[00:21:47] And lo and behold it became defunct and, uh, it really led to poor outcomes there. So I think as people are using these types of tools, it's really important to think of it much like a Swiss Army knife. It [00:22:00] is a tool that can be used amongst a variety of different things out there, but it's incumbent on the user to really identify how to leverage it as it relates to investment strategy, investment management.

[00:22:12] It can handle a lot of data. And again, begin to draw connections that, perhaps we haven't otherwise. And so I think there's a big benefit when it comes to risk management, thinking about running different simulation tests and scenarios, uh, that can make more informed decisions. So that's the really exciting part here as we think about investment strategy rather than the next hot stock or hot tiff that's out there.

[00:22:39] That is really exciting and super interesting, and I think we can have you back to really spend an entire episode just on that and, and, uh, the potential benefit for investors in portfolio construction. Uh, so we've covered a lot to this point. Anything else you'd like to share or perhaps underscore?

[00:22:57] I would just underscore that I, [00:23:00] I think there are two camps there. One is that's a bit more adversarial and, and one that's a bit more of a partnership. I, I truly do believe that there are some meaningful opportunities for businesses and, and organizations out there to frankly take away a lot of the mundane work and, and tasks that are prone to error.

[00:23:18] So it's worth a look in that regard. Uh, I also think it just in terms of civilization, we are seeing an emerging technology unfold in front of our eyes. So, I do think it requires a bit of patience, uh, but also, uh, as this, there are known risk, but also unknown opportunities and potential that's out there.

[00:23:36] So that's also equally exciting. So, I think it's a, if a, it's a half glass full and half glass empty and, and, uh, and it's worth dialing into as we, as we look into the, into the years to come. Great. So, before we wrap up, let's move to Altan, the person. What types of things do you enjoy doing when you're outside of work?

[00:23:55] Terrific question. I do feel like my bio's a bit [00:24:00] out of date. Maybe I would throw in a couple of things. I think during the pandemic, I had this vision of, of getting back into rugby and, and I eventually tore my Achilles, so no rugby. I stick to the Peloton bike. But outside of that, and outside of work.

[00:24:16] My wife and I love to host. We love to cook. Uh, we like the food scene. I think in absence of sports, uh, we've, I've developed a really keen interest in F1, in Formula, in Formula One racing, so that takes up a bit of time there. Love a good podcast. Uh, again, a big fan of the nonprofit podcast here, but I can put those in my earbuds and, and tune out for a couple hours.

[00:24:39] Love to, love to spend time on the podcast routes as well. So, that's just a little bit about me there. Great. Thank you so much. Well, we really appreciate your insights, your expertise. You've shared so, so much of interest to, uh, Bob and I and to our listeners. So thank you very much for being with us. [00:25:00]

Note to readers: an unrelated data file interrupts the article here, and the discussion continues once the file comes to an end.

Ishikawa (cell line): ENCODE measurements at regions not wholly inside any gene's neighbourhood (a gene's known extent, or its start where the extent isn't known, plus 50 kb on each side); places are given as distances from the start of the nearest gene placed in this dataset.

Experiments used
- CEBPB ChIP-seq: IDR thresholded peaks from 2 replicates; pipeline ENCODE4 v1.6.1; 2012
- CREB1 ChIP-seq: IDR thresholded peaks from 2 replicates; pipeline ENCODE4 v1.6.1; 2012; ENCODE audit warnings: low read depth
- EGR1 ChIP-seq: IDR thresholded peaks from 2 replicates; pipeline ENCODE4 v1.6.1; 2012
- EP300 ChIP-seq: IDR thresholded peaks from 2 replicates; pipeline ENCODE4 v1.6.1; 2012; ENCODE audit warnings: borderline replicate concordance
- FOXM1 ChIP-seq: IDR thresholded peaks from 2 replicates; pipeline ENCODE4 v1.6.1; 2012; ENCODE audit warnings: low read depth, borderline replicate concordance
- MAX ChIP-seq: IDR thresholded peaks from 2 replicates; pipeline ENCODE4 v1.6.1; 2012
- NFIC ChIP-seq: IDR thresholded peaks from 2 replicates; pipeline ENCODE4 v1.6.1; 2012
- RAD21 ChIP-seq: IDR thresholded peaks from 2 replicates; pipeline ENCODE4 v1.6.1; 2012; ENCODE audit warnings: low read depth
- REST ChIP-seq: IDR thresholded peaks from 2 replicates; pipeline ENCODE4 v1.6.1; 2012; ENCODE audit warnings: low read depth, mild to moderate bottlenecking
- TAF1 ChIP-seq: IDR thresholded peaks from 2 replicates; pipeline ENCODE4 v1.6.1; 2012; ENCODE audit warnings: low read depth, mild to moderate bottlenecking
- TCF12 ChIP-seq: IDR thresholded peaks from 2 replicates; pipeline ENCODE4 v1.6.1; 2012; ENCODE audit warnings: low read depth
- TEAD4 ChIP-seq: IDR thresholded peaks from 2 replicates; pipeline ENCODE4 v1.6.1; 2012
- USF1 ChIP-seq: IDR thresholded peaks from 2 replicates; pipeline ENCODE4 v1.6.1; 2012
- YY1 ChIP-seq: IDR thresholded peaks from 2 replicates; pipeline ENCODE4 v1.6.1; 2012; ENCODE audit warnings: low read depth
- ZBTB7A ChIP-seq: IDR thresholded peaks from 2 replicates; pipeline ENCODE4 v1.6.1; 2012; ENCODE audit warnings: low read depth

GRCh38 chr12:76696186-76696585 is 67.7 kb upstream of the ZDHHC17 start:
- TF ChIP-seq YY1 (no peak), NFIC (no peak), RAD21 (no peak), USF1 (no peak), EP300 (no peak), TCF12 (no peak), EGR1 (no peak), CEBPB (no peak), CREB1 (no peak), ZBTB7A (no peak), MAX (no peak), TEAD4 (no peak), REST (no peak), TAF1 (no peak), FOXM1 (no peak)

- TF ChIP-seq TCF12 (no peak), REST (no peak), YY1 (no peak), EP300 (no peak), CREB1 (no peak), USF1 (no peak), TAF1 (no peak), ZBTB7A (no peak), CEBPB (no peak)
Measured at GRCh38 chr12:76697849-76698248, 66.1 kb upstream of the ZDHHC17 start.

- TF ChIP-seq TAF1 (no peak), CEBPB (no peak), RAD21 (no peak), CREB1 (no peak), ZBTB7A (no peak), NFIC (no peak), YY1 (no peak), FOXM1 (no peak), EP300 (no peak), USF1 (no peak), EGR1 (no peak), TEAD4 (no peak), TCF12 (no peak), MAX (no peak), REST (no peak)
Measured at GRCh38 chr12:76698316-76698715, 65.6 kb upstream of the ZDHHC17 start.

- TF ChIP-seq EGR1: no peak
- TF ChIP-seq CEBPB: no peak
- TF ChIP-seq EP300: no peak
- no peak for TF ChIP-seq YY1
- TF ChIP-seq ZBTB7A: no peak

[00:25:00] Thanks for having me. Thanks so much, Altan. That was absolutely terrific. And as always, thanks to our audience we're grateful for, for you. And, uh, as Altan mentioned, we've had a number of episodes and just keep chugging along here. And, uh, I did want to mention three special reports we'd like to share with our nonprofit leaders.

[00:25:17] The first is hot off the press. It's a groundbreaking study on cultural institutions, think museums and zoos and gardens and so on, and it really delves into their investment practices and the governance around them. It was a joint effort with Fiducient and the American Association of Museums and The Morton Arboretum and the findings are super insightful.

[00:25:38] Next, we have a very similar study. But that applies to associations, both their investment and their reserve funds. And then finally, and this would be more for those of you who are involved in higher ed, we have insights and perspective on the NACUBO study. So if you're a nonprofit leader and you're interested in how your peers are investing and how they're governing and so on, reach out to me or reach out to [00:26:00] Devon on LinkedIn or email us and you'll see that in the show notes.

[00:26:03] So to you, good stewards, thanks for investing time to help your nonprofits prosper. We'll connect with you soon on the next episode. Thank you for listening to the Nonprofit Investment Stewards podcast. Click the subscribe button below to be notified of new episodes and visit fiducientadvisors.com for more information.

[00:26:22] The information covered and posted represents the views and opinions of the guest and does not necessarily represent the views or opinions of Fiducient Advisors. Content is made available for informational and educational purposes only and does not represent a specific recommendation. Always seek the advice of qualified professionals familiar with your unique circumstances.